SPOTSYLVANIA, Va. - Now, you can add a massage parlor to businesses offering student discounts. Authorities in Spotsylvania, Virginia, say hookers were giving a price break to high school students at a massage parlor busted this week. A Washington TV station (WRC) reports two women were arrested for prostitution and crimes against nature. Detectives say the discount was well known among the students at local high schools.
OSLO, Norway - Kyrre Olaf Johansen doesn't bother with drive-thru restaurants. He does his own cooking beneath the hood of his Volvo XC70.
"A 60-mile drive is long enough to cook up lamb chops, but for the shorter trips, I can cook hot dogs for the kids," he said in an interview Friday.
Johansen, 40, who has cooked appetizers and entrees using his car for the past decade, said whatever he cooks comes out tender and full of flavor. He avoids the smell of exhaust and gas by wrapping his cuisine in tinfoil before it's put on the exhaust manifold, or valve cover.
"If you're making steak, you have to cut the meat in small strips," he said. "But fish and hot dogs are easier."
A favorite is high-octane crawfish tail, with creme fraiche, mayonnaise, garlic and a hefty dash of Tabasco sauce.
Volvo said the automaker doesn't offer guidelines for using its cars as rolling ovens.
"I heard that the latest in cooking is using low temperatures for a long period of time," said Volvo spokesman Bo Larsen. "But I've never heard of anyone who cooks on the engine before."
Man Robs Parking Meter With Vacuum
STOCKHOLM, Sweden - There was plenty of change jingling in one Swedish man's pockets - but unfortunately for him, police saw him vacuum it out of a parking meter.
Mikael Persson, 44, has been charged with theft for sucking coins out of city-owned meters Feb. 17 in the southern city of Goteborg using a vacuum cleaner, according to court documents seen Friday.
Police said Persson used a pilfered set of keys to open the fronts of two meters, which take 1-, 5- and 10-kronor coins (10 cents to $1). Then, because the area holding the coins couldn't be cleaned out by hand, he plugged his vacuum cleaner into electrical sockets that, conveniently enough, are provided on Sweden's electronic parking meters.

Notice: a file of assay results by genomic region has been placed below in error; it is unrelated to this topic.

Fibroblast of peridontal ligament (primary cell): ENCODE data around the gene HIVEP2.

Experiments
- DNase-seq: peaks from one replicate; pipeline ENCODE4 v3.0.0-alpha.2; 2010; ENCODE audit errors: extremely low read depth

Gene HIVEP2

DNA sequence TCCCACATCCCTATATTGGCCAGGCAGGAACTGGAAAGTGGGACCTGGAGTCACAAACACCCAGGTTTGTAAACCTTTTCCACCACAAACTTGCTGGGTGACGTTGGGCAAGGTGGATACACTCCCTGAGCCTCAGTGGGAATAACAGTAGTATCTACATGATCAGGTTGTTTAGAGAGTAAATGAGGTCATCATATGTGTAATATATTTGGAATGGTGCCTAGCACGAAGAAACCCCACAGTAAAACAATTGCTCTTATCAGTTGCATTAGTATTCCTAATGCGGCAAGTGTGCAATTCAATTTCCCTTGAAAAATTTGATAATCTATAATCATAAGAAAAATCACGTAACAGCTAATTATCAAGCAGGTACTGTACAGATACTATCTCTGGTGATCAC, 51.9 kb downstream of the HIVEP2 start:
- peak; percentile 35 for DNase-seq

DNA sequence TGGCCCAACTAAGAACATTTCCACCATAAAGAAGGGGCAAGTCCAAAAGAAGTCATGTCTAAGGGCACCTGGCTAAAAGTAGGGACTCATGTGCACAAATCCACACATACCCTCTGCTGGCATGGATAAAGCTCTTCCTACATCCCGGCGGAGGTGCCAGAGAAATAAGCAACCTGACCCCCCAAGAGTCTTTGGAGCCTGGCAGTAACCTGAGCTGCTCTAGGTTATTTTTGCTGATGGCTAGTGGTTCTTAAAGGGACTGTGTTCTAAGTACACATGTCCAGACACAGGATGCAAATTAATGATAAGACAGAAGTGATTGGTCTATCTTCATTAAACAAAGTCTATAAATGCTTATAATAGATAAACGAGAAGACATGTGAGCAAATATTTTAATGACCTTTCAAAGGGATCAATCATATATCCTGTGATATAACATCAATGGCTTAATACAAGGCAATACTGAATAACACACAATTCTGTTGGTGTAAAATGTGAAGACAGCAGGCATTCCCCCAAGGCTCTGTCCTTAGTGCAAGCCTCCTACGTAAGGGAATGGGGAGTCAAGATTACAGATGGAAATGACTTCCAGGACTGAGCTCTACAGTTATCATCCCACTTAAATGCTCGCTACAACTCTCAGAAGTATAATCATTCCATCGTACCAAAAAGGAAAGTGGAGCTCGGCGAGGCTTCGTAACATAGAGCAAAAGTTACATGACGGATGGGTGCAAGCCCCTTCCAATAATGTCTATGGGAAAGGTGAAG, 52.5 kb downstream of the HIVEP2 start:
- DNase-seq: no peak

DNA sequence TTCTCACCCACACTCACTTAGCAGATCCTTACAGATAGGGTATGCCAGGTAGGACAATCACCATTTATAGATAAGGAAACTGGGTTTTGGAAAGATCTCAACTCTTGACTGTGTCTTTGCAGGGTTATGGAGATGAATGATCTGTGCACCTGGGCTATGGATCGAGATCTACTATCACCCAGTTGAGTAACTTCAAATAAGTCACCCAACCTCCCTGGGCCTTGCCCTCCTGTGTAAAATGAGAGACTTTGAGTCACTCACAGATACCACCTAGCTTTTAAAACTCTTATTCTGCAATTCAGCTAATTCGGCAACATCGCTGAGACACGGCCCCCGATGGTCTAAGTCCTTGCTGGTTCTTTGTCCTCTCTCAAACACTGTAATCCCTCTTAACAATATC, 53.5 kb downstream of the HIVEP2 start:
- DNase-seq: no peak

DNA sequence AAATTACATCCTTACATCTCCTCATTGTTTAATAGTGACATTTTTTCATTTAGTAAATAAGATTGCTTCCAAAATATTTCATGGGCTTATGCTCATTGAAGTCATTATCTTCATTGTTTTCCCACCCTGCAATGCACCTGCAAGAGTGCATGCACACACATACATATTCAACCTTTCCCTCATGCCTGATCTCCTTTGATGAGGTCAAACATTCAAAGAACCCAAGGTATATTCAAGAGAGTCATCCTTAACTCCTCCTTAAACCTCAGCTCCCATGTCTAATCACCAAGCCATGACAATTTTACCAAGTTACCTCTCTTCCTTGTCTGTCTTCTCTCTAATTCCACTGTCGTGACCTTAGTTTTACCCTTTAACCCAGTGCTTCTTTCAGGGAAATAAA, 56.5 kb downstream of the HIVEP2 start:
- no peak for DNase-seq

He had emptied one meter and had started on a second when police saw him. In his pockets, they found coins worth more than $260.
BOMBAY, India - Police have arrested a college dropout who obtained money from businessmen by sending e-mails saying he was India's president and soliciting funds for the work of a young scientist — himself.
Police said Friday they arrested 24-year-old Prasanjit Kamble last month and charged him with cheating, forgery and impersonation. If convicted, he faces a prison term of seven years.
Police said he sent e-mails to businessmen in India and abroad, saying he was President A.P.J. Abdul Kalam — one of the founders of India's missile and rocket program — and recommending that they aid an "upcoming scientist," who happened to be Kamble.
Kalam, an advocate of scientific education for the poor and young, is famous for his informal nature, so businessmen may not have found it odd to receive such an e-mail from the president. Also, many people are not fully aware of how easy it is to send false information over the Internet.
It's A Small World After All
BANGOR, Maine - You never know who'll be getting together in a war zone. Army Specialist Brad Davis was standing in a chow line in Kuwait, when he spotted a Marine officer with a name patch that read "Caldwell." On a hunch, Davis asked if he was John Caldwell. He was. The two men are cousins who haven't seen each other in about ten years. Davis and his unit have since been sent to Iraq, but the cousins' families are glad they had some time together. Davis is from Maine and Caldwell now lives in Tennessee. Caldwell's mother, Elizabeth says, "When you're that far from home, it's good to see someone you know."